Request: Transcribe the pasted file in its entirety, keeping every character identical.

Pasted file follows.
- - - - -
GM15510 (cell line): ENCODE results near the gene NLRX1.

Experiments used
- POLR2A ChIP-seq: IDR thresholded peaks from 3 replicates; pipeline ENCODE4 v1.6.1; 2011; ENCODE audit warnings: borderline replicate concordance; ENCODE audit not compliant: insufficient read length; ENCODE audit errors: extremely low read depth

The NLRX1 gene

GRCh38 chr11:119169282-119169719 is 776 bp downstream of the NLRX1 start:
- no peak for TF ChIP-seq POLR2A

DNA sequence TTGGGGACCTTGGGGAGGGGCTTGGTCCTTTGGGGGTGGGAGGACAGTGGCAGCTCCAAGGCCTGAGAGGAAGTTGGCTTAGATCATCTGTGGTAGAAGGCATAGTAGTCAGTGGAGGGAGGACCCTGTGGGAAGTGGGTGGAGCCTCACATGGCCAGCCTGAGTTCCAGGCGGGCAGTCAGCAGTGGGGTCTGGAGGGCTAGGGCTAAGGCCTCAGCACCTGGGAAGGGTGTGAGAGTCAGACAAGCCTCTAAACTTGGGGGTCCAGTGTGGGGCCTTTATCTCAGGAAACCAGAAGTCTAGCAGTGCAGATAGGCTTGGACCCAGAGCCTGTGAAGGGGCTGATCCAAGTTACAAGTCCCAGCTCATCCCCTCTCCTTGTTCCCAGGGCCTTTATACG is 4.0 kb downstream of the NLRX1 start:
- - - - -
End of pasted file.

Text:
GM15510 (cell line): ENCODE results near the gene NLRX1.

Experiments used
- POLR2A ChIP-seq: IDR thresholded peaks from 3 replicates; pipeline ENCODE4 v1.6.1; 2011; ENCODE audit warnings: borderline replicate concordance; ENCODE audit not compliant: insufficient read length; ENCODE audit errors: extremely low read depth

The NLRX1 gene

GRCh38 chr11:119169282-119169719 is 776 bp downstream of the NLRX1 start:
- no peak for TF ChIP-seq POLR2A

DNA sequence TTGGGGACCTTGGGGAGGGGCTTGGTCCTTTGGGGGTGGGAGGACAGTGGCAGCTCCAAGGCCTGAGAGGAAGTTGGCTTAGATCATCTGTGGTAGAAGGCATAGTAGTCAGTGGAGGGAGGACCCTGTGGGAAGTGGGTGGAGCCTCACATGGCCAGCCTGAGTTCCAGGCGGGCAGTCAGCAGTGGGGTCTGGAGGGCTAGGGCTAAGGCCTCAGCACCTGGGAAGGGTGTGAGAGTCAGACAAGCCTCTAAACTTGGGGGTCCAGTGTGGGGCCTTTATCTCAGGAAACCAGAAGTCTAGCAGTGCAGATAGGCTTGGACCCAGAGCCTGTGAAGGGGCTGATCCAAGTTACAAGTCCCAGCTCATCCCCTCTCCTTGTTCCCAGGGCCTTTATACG is 4.0 kb downstream of the NLRX1 start: